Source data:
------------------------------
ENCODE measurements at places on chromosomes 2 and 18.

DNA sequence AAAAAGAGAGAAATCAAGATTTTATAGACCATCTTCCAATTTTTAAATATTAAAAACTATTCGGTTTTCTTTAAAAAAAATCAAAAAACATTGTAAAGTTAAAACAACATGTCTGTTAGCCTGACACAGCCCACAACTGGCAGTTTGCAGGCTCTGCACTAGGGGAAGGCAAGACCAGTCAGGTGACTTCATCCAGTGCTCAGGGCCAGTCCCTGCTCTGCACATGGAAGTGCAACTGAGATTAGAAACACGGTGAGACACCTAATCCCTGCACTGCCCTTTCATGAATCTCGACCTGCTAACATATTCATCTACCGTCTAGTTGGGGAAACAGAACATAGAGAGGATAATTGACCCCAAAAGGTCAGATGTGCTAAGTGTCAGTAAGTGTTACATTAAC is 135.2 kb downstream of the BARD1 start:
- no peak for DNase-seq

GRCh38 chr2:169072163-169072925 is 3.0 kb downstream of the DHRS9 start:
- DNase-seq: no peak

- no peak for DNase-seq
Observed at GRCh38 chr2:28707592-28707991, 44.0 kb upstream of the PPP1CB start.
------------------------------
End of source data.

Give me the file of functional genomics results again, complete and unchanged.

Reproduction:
ENCODE measurements at places on chromosomes 2 and 18.

DNA sequence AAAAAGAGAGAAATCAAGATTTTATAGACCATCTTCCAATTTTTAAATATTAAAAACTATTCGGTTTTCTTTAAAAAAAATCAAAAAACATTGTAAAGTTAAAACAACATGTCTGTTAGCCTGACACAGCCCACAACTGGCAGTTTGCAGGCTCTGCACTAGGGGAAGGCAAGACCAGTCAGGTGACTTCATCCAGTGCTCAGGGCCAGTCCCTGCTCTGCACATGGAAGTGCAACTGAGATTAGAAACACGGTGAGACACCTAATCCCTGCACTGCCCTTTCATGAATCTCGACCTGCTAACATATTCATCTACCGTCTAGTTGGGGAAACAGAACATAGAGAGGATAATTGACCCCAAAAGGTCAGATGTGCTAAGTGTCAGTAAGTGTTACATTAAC is 135.2 kb downstream of the BARD1 start:
- no peak for DNase-seq

GRCh38 chr2:169072163-169072925 is 3.0 kb downstream of the DHRS9 start:
- DNase-seq: no peak

- no peak for DNase-seq
Observed at GRCh38 chr2:28707592-28707991, 44.0 kb upstream of the PPP1CB start.